If you have children under 18, you may have already received your first advance child tax credit payment, either by check or by direct deposit. However, keep in mind you would have received this credit on your 2021 tax return when you file anyway. While we’ve discussed the Advance Child Tax Credit previously, now that the government is issuing payments, we thought we would revisit if it makes sense to opt out of the credit.
What is the advance credit?
The American Rescue Plan Act of 2021 authorized advance credit payments for one year only (2021). The monthly payments are automatically made to all qualifying individuals unless they go to the IRS website and opt-out. The Biden Administration estimates that 39 million families are qualified for the advance payment, with about 2.6% opting out of the first payment (July 15, 2021).
The estimated payments are determined based on a taxpayer’s family makeup (number of children and filing status) and income, using information from 2020 tax returns (or 2019 if the 2020 return hasn’t yet been filed).
A taxpayer whose advance credit payments exceed what their actual credit turns out to be will need to repay the excess with their 2021 tax return.
Who might want to opt out?
Some taxpayers may be in for an unpleasant surprise when they discover they were not qualified for the advance payments they received. There are several scenarios where this could happen, such as:
- A change in the number of qualified children, for example, due to a divorce
- The children’s ages disqualify them for the credit, or reduce their credit
- The taxable income on the 2021 tax return is more than what was reported in prior year(s), thereby reducing or eliminating the credit due to the income thresholds
Example: On their 2020 tax return Harry and Mary claimed two children, one age two and the other age seven, and their income was under the $150,000 threshold. Thus, for 2021 they would have a child age three and another age eight, and the IRS would estimate their credit for 2021 to be $6,600 ($3,600 + $3,000). Therefore, their advance monthly payments would be $550 ($6,600 x 50%) divided by six months.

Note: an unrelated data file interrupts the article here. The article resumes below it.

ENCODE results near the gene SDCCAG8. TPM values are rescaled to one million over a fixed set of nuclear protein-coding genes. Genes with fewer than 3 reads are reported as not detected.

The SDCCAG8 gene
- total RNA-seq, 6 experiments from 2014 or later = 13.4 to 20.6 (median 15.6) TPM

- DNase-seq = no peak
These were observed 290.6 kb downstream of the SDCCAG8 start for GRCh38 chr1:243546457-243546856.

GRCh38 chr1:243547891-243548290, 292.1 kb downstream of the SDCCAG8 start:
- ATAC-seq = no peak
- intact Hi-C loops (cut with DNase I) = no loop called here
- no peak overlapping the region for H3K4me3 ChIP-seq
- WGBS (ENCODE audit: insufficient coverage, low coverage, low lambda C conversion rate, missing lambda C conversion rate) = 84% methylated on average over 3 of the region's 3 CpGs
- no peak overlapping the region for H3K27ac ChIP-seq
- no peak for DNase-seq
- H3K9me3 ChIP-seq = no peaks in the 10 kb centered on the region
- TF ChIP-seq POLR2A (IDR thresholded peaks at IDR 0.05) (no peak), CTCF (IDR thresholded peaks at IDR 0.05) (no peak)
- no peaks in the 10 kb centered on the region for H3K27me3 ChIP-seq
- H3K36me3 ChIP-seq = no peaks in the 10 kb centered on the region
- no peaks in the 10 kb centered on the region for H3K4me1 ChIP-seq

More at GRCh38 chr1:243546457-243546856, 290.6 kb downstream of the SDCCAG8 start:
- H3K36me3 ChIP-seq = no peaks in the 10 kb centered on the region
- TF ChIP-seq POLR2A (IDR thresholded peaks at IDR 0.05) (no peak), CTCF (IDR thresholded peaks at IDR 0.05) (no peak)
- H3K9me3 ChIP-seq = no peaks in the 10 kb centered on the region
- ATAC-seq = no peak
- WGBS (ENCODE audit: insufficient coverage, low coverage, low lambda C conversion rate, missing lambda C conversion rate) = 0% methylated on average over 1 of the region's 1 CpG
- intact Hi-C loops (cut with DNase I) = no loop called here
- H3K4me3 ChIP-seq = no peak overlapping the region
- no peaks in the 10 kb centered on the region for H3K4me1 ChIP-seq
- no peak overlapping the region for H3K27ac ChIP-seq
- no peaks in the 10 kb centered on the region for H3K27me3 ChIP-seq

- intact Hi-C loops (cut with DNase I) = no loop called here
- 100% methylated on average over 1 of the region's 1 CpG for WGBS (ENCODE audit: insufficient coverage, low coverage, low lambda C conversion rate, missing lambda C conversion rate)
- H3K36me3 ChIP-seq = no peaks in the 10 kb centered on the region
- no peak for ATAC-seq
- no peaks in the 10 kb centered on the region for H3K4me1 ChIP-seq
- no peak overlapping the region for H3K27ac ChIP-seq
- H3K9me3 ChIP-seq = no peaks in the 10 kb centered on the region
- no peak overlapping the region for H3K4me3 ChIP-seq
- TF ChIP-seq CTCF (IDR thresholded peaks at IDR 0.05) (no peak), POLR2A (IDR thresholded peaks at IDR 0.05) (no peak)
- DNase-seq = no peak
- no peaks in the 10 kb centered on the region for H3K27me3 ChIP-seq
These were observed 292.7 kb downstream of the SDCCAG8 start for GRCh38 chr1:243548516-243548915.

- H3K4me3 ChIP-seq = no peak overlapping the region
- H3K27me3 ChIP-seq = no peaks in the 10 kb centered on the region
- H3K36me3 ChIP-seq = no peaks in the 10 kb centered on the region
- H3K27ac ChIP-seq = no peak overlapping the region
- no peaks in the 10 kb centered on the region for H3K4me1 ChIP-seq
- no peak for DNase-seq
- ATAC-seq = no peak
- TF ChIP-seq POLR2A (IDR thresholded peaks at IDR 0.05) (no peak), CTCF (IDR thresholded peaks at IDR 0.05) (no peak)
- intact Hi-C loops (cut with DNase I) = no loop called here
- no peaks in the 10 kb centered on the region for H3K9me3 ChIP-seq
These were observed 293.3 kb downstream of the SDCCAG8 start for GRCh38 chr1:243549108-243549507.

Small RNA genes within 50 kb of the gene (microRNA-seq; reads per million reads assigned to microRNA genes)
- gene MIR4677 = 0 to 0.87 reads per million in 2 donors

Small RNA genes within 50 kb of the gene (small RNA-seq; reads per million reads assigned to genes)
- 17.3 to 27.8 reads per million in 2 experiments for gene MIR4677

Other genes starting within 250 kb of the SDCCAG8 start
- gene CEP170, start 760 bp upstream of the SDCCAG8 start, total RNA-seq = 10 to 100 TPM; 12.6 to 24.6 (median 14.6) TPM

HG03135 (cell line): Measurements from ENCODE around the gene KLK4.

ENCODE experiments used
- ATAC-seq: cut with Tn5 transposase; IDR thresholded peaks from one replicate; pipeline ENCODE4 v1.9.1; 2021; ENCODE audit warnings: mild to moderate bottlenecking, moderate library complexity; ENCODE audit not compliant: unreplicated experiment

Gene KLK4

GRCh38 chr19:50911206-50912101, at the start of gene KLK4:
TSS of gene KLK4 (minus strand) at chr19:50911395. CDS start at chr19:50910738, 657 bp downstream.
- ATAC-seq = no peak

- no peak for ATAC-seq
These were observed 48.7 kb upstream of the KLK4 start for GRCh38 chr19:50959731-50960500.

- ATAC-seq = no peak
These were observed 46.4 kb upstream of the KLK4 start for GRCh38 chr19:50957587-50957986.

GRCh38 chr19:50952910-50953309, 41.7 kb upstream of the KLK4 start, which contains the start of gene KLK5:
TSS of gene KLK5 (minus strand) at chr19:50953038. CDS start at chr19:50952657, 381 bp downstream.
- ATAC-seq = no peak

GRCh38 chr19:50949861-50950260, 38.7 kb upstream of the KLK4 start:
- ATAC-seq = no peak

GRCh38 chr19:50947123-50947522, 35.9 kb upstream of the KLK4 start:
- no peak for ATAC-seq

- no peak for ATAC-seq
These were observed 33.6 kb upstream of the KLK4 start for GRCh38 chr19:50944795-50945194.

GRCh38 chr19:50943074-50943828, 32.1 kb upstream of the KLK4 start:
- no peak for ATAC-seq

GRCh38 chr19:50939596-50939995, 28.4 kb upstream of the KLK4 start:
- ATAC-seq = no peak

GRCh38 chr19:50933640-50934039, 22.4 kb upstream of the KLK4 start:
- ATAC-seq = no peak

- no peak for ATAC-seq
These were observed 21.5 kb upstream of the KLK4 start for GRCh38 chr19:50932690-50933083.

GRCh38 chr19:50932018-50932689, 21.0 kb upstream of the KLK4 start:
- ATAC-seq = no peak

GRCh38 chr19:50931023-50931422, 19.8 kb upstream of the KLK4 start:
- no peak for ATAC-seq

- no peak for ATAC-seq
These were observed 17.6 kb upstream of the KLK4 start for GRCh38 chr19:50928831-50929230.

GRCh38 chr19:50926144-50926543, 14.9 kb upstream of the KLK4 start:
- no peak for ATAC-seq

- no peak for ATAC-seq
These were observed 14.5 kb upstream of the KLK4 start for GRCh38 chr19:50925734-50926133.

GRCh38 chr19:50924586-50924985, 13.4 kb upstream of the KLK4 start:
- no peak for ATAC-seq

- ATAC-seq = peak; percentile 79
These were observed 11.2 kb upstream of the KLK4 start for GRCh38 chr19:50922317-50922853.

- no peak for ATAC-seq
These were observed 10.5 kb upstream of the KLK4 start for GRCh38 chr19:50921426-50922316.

In 2021, Harry and Mary both received pay increases pushing their income above the income thresholds. With their higher income, they are no longer eligible to receive the credit. As a result, they would have an additional tax due of $6,600, the amount of the advance credit received.
If you’ve received advance child credit payments, in January 2022 the IRS will send you a letter recapping the amount of advance credit they sent you. This information will be needed when reconciling the advance credit payments with the actual credit on your 2021 return.
Contact Cray Kaiser at (630) 953-4900 if you have questions about how the advance payments may impact your 2021 tax return, whether you should opt-out of additional advance payments, or if you want to adjust your withholding or estimated tax payments to account for the advance credits.